The greenback was on the offensive thanks to counter currency weakness and easing U.S.-China trade tensions. The US currency found a bid despite weaker PPI report and dismal Empire state manufacturing data – the index slumped to the lowest level in more than a year. In other economic news, U.S. mortgage applications climbed to 11-month high, Philadelphia Fed manufacturing index rebounded in January, US jobless claims fall to a 5 week-low despite government shutdown, while Fed’s Beige Book showed concerns were mounting among US businesses. As for the signals from the Federal Reserve, Clarida reinforced Fed’s mantra of US policy patience, Kaplan said Fed patience should run at least ‘a quarter or two’, while Esther George indicates it’s time for a pause from rate hikes.

Despite mixed signals, the greenback managed to keep a bullish lean against major rivals with exception to the pound that caught a bid due to lower no-deal Brexit concerns. After May lost the vote in parliament, investors started to worry about the prospects for the divorce process, but the bank of England Marc Carney said that the country’s banks can cope with disorderly Brexit. The euro saw selling pressure on weaker economic data and recession fears. European industrial production dropped sharply by -1.7% in November, the most in three years. Annual inflation down to 1.6% in the euro area, production in construction down by 0.1%, and German consumer prices fall sharply in December. Nevertheless, ECB’s Draghi said that no recession ahead for euro area despite weakness. EURUSD declined from the levels below 1.15, down to lows around 1.1350. The fact that the pair finished the week below the 1.14 handle suggests that the selling pressure could persist next week, with the 1.13 support in focus now. GBPUSD dropped dramatically on Friday against the backdrop of another bullish run in the buck, but still remained in the positive territory and registered the fifth week of gains in a row.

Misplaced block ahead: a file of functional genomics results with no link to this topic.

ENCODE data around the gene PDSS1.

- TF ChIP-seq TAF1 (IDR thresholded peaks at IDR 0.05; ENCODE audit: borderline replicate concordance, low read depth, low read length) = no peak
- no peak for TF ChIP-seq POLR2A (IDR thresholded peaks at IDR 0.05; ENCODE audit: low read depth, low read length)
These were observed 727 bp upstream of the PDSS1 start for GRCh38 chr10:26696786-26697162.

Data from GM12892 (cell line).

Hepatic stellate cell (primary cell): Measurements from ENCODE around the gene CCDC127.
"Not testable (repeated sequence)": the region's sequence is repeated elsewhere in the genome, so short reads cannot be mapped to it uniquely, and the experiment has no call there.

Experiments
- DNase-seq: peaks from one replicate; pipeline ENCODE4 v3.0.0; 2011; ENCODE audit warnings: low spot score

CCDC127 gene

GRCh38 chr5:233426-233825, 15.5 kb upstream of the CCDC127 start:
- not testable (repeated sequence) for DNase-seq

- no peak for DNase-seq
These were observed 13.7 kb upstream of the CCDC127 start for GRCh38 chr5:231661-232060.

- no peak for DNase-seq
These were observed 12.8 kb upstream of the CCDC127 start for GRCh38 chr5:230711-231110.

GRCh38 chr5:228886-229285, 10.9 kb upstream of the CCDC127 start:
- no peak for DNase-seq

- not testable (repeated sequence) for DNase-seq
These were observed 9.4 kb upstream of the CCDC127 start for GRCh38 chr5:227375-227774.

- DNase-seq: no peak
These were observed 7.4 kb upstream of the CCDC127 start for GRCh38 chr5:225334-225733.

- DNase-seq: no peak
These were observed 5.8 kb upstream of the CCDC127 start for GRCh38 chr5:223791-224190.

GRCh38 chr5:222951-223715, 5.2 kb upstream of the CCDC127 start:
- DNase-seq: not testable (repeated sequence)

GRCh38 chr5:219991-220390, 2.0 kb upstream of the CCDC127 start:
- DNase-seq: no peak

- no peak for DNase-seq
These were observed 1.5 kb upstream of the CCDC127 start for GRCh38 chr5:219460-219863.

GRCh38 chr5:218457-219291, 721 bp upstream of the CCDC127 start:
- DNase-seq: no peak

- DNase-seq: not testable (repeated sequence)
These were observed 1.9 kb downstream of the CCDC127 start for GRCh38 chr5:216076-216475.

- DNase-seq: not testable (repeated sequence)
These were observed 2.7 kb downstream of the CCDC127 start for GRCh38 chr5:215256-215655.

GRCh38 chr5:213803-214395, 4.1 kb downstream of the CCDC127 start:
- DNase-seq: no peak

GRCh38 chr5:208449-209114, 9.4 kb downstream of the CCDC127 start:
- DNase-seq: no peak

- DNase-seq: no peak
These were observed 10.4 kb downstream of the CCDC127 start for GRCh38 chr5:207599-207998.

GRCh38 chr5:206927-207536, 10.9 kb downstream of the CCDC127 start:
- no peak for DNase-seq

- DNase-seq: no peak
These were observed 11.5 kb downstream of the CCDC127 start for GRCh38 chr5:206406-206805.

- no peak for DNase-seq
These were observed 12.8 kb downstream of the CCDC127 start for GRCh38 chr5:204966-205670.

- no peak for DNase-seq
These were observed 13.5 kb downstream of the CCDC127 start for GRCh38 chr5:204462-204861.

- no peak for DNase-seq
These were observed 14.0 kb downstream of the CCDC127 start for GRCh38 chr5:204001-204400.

After a brief drop on Monday, Brent rose during the course of the week and registered a nearly one-month high marginally below the $63 handle. The barrels moved upwards mostly as the US and China continued trade negotiations and indicated a path to a supply-trade rebalancing. The trade-related optimism supported the market despite some gloomy statements by the International Energy Agency. According to the IEA, US oil production growth combined with a slowing global economy will put oil prices under downward pressure in 2019, challenging OPEC's resolve to support the market with output cuts. The Paris-based agency has left its estimate of oil demand growth for this year unchanged at 1.4 million barrels per day, close to 2018 levels. Technically, the downside risks for Brent remain as long as the prices stay below $63. Failure to break above this level could open the way for a correction should investor optimism fade away any time soon.

After four weeks of gains, gold turned red due to a combination of a better risk sentiment and rising dollar demand. The yellow metal faced resistance marginally below the $1,296 figure and dipped to the $1,280 area, finishing the week just above the lows. Despite the correction, the bullish impetus in a wider picture is still intact, and considering the unstable environment in the global financial markets, the bullion may yet resume the ascent as soon as the current optimism abates. Besides, as the Fed is getting more ‘patient’ and ‘softer’, the dollar may lose ground again, which will also play into gold bull’s hands down the road.

In the week ahead, investors will follow the news over US-China negotiations, a new plan by Theresa May, fresh economic reports, including GDP and industrial production in China, UK unemployment rate, German industrial production and ZEW survey as well as many other releases that will set the tone for global markets.